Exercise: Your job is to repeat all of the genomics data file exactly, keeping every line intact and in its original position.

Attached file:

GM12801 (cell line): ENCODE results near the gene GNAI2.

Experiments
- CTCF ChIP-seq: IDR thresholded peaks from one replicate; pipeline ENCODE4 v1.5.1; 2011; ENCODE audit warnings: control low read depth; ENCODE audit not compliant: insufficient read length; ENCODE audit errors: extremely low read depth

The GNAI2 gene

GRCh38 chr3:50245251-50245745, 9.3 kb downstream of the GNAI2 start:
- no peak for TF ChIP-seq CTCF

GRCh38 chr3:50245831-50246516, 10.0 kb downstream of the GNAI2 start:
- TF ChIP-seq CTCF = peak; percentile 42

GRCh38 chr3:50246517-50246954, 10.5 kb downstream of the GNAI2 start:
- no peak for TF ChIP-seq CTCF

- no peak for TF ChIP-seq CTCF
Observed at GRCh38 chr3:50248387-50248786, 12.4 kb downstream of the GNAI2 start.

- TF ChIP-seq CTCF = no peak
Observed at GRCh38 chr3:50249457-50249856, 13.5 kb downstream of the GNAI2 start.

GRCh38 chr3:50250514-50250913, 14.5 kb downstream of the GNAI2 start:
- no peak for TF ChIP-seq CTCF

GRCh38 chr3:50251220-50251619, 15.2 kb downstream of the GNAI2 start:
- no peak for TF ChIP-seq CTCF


GM12801 (cell line): ENCODE results near the gene GNAI2.

Experiments
- CTCF ChIP-seq: IDR thresholded peaks from one replicate; pipeline ENCODE4 v1.5.1; 2011; ENCODE audit warnings: control low read depth; ENCODE audit not compliant: insufficient read length; ENCODE audit errors: extremely low read depth

The GNAI2 gene

GRCh38 chr3:50245251-50245745, 9.3 kb downstream of the GNAI2 start:
- no peak for TF ChIP-seq CTCF

GRCh38 chr3:50245831-50246516, 10.0 kb downstream of the GNAI2 start:
- TF ChIP-seq CTCF = peak; percentile 42

GRCh38 chr3:50246517-50246954, 10.5 kb downstream of the GNAI2 start:
- no peak for TF ChIP-seq CTCF

- no peak for TF ChIP-seq CTCF
Observed at GRCh38 chr3:50248387-50248786, 12.4 kb downstream of the GNAI2 start.

- TF ChIP-seq CTCF = no peak
Observed at GRCh38 chr3:50249457-50249856, 13.5 kb downstream of the GNAI2 start.

GRCh38 chr3:50250514-50250913, 14.5 kb downstream of the GNAI2 start:
- no peak for TF ChIP-seq CTCF

GRCh38 chr3:50251220-50251619, 15.2 kb downstream of the GNAI2 start:
- no peak for TF ChIP-seq CTCF